As much as 80 to 90 percent of large biopolymers (proteins, peptides, and DNA) are currently lost to analysis using existing ESI-MS techniques, which have grown in importance to the life sciences community. Capturing all of the biopolymers could lead to new discoveries, said Torres, whose lab studies post-translational changes in proteins. By allowing analysis of large biomolecules, DRILL could facilitate top-down proteomics in which complete protein molecules could be studied without the need to enzymatically break them up into smaller pieces before MS analysis.
“This could allow us to see combinatorial modifications that exist on a single protein molecule,” said Torres. “It’s very important for us to understand how proteins communicate with one another, and DRILL may allow us to do that by more effectively removing the solvent from these types of samples.”
The Georgia Tech researchers are using DRILL in their lab to interface between liquid chromatography and the ESI-MS instrument. Multiple electrodes and inlet/outlet ports enable precise control over the flow generation and guiding electric field inside the DRILL, so the device can be configured for a variety of uses, Fedorov noted. In a general sense, DRILL adds a new approach for manipulating the trajectory of charged droplets, which, when combined with hydrodynamic drag forces and electric field forces, provides a rich range of possible operational modes.
DRILL can improve the signal-to-noise ratio by a factor of 10 in the detection of angiotensin I, a peptide hormone, and boost the sensitivity for angiotensin II ten-fold to picomole levels. DRILL demonstrated improved signal strength – up to 700-fold – for eight of nine peptides included in a test extract of biological tissue.
DRILL could potentially allow the study of entire cell contents, analyzing thousands of different molecule types simultaneously. That could allow researchers to see how these molecules change over time to detect problems in chemical pathways and to determine why drugs work in some people and not others.
“This could be a huge advance for biologists and others who are interested in protein biochemistry and cell biology because it enhances the sensitivity of the analytical technical and overcomes a major hurdle in studying large biological molecules,” Torres added. “We expect to be able to see things we haven’t been able to see before.”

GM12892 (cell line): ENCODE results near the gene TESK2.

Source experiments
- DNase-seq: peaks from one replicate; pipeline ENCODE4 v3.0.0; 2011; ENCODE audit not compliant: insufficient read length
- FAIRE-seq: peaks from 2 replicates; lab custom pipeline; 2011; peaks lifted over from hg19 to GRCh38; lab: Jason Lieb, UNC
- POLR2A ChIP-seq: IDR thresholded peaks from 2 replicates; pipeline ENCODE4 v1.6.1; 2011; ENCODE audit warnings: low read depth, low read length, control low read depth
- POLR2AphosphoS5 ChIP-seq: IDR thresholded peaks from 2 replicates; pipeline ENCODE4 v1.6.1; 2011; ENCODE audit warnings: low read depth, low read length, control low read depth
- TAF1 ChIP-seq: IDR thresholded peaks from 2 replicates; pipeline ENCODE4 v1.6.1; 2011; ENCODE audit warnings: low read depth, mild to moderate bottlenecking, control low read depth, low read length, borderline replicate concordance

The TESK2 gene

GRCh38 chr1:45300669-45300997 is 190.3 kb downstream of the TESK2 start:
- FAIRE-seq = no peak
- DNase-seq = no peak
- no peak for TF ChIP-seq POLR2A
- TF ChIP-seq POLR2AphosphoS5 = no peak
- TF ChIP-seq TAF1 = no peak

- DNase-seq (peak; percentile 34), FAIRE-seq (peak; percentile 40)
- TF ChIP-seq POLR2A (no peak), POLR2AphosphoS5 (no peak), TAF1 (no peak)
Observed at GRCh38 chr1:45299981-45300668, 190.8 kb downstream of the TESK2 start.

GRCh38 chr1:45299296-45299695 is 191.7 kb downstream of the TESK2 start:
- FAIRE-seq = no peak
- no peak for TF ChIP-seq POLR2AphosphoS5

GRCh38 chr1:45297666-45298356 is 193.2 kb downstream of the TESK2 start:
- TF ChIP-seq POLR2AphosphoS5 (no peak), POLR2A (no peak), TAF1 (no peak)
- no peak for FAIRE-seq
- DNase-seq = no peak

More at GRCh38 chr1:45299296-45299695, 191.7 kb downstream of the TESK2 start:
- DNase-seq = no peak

The Georgia Tech researchers have been collaborating with David Muddiman, a professor in the Department of Chemistry at North Carolina State University, on developing DRILL and its analytical characterization using state-of-the-art mass spectrometry experiments. A unique contribution of the North Carolina State University researchers is in using a powerful statistical method called “design of experiments” to guide the multi-parameter optimization of the DRILL device, resulting in identification of a sweet spot for optimal operation.
Fedorov and Torres hope to expand use of the DRILL device beyond Georgia Tech laboratories and further enhance its design. Among the near-term improvements planned is the addition of internal heating to accelerate the removal of solvent. “We see many additional improvements that will allow DRILL to further enhance the ESI-MS process,” said Fedorov. “We plan to continue evolving it as more labs start to use the device.”
In addition to those already named, the paper’s co-authors include Peter A. Kottke, Jung Y. Lee and Alex P. Jonke from Georgia Tech and Chinthaka A. Seneviratne and Elizabeth S. Hecht from North Carolina State University.
Research reported in this publication was supported by the National Institute of General Medical Sciences of the National Institutes of Health under Award Number R01GM112662. The content is solely the responsibility of the authors and does not necessarily represent the official views of the National Institutes of Health.
CITATION: Peter A. Kottke, et al., “DRILL: An ESI-MS interface for improved sensitivity via inertial droplet sorting and electrohydrodynamic focusing in a swirling flow,” (Analytical Chemistry, 2017). http://dx.doi.org/10.1021/acs.analchem.7b01555.
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Writer: John Toon